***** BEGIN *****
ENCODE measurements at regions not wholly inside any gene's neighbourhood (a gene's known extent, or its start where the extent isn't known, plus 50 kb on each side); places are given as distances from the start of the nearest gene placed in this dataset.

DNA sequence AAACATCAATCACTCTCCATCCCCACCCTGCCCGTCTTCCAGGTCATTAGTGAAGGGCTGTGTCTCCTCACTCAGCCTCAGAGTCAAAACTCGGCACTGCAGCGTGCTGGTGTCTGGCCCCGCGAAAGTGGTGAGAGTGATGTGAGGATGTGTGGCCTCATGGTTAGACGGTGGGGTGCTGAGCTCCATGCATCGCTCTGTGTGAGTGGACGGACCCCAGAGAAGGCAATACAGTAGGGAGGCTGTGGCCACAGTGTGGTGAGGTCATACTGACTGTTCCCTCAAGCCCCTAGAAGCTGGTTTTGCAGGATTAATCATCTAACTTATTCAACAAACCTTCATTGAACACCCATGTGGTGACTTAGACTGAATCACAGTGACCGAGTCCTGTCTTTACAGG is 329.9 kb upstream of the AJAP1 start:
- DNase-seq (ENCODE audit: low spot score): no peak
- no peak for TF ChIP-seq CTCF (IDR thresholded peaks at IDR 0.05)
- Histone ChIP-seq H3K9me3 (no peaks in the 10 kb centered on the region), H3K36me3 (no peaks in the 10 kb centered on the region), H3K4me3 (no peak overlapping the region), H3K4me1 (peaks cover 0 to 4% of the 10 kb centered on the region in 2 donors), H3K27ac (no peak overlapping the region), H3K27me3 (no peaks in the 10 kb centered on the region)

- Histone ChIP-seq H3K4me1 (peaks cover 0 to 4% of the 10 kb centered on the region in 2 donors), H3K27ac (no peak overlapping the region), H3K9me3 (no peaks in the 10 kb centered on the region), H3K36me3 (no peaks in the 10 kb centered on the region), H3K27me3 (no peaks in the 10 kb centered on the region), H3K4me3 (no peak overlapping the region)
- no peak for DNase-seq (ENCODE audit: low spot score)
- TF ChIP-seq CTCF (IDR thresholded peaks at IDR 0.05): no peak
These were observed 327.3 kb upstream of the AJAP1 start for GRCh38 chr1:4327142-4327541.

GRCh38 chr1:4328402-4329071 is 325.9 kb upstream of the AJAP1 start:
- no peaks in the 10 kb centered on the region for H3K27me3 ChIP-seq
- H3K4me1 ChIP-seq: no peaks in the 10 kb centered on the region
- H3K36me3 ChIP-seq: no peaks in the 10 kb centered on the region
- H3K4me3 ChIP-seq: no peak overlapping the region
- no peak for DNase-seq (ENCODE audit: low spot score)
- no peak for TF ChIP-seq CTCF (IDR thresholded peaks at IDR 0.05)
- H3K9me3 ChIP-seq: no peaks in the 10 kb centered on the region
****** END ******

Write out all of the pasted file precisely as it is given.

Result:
ENCODE measurements at regions not wholly inside any gene's neighbourhood (a gene's known extent, or its start where the extent isn't known, plus 50 kb on each side); places are given as distances from the start of the nearest gene placed in this dataset.

DNA sequence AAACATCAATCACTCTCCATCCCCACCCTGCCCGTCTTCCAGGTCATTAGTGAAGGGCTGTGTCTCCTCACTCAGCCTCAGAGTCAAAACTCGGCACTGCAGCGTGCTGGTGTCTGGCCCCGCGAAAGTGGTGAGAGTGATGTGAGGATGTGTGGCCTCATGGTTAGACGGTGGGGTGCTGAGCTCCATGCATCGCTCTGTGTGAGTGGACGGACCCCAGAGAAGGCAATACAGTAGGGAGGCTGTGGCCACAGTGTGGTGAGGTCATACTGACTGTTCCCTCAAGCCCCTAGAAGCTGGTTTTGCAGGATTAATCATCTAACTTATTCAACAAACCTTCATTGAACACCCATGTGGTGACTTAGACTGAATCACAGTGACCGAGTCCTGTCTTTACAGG is 329.9 kb upstream of the AJAP1 start:
- DNase-seq (ENCODE audit: low spot score): no peak
- no peak for TF ChIP-seq CTCF (IDR thresholded peaks at IDR 0.05)
- Histone ChIP-seq H3K9me3 (no peaks in the 10 kb centered on the region), H3K36me3 (no peaks in the 10 kb centered on the region), H3K4me3 (no peak overlapping the region), H3K4me1 (peaks cover 0 to 4% of the 10 kb centered on the region in 2 donors), H3K27ac (no peak overlapping the region), H3K27me3 (no peaks in the 10 kb centered on the region)

- Histone ChIP-seq H3K4me1 (peaks cover 0 to 4% of the 10 kb centered on the region in 2 donors), H3K27ac (no peak overlapping the region), H3K9me3 (no peaks in the 10 kb centered on the region), H3K36me3 (no peaks in the 10 kb centered on the region), H3K27me3 (no peaks in the 10 kb centered on the region), H3K4me3 (no peak overlapping the region)
- no peak for DNase-seq (ENCODE audit: low spot score)
- TF ChIP-seq CTCF (IDR thresholded peaks at IDR 0.05): no peak
These were observed 327.3 kb upstream of the AJAP1 start for GRCh38 chr1:4327142-4327541.

GRCh38 chr1:4328402-4329071 is 325.9 kb upstream of the AJAP1 start:
- no peaks in the 10 kb centered on the region for H3K27me3 ChIP-seq
- H3K4me1 ChIP-seq: no peaks in the 10 kb centered on the region
- H3K36me3 ChIP-seq: no peaks in the 10 kb centered on the region
- H3K4me3 ChIP-seq: no peak overlapping the region
- no peak for DNase-seq (ENCODE audit: low spot score)
- no peak for TF ChIP-seq CTCF (IDR thresholded peaks at IDR 0.05)
- H3K9me3 ChIP-seq: no peaks in the 10 kb centered on the region